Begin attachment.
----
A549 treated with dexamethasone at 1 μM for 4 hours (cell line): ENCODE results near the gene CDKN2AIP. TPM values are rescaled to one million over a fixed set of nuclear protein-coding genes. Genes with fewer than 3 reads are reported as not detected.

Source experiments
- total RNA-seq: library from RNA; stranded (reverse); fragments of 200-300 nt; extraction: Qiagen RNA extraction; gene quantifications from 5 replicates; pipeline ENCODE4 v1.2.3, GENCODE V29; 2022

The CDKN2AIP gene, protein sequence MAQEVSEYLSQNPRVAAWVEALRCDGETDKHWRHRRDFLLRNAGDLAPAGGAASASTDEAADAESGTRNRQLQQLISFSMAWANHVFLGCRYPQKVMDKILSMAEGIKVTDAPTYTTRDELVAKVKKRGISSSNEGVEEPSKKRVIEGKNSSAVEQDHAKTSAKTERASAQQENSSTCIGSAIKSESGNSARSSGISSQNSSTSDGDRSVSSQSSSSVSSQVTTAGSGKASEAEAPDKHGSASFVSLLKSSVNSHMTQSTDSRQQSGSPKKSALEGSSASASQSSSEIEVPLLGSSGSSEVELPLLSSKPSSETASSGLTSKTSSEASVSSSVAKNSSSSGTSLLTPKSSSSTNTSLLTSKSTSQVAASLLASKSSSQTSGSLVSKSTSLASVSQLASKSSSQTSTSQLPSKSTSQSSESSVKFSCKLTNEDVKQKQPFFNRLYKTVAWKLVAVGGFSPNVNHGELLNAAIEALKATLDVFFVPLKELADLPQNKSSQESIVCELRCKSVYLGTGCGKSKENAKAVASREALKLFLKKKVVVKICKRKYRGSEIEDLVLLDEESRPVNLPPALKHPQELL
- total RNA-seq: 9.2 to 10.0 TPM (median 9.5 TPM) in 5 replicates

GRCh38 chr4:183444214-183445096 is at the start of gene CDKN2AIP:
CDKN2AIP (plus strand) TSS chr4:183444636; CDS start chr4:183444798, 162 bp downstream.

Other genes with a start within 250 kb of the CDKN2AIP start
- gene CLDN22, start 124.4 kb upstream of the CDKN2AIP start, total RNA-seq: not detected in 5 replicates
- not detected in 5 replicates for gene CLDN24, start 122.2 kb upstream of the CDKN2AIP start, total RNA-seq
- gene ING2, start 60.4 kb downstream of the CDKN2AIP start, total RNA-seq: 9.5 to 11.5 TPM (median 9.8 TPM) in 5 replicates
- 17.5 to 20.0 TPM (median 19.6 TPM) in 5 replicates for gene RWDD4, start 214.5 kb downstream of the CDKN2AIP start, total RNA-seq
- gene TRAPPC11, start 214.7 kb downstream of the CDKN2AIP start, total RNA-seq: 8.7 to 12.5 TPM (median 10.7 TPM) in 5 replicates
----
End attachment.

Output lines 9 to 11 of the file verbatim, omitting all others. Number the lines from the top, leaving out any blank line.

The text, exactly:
- gene CLDN22, start 124.4 kb upstream of the CDKN2AIP start, total RNA-seq: not detected in 5 replicates
- not detected in 5 replicates for gene CLDN24, start 122.2 kb upstream of the CDKN2AIP start, total RNA-seq
- gene ING2, start 60.4 kb downstream of the CDKN2AIP start, total RNA-seq: 9.5 to 11.5 TPM (median 9.8 TPM) in 5 replicates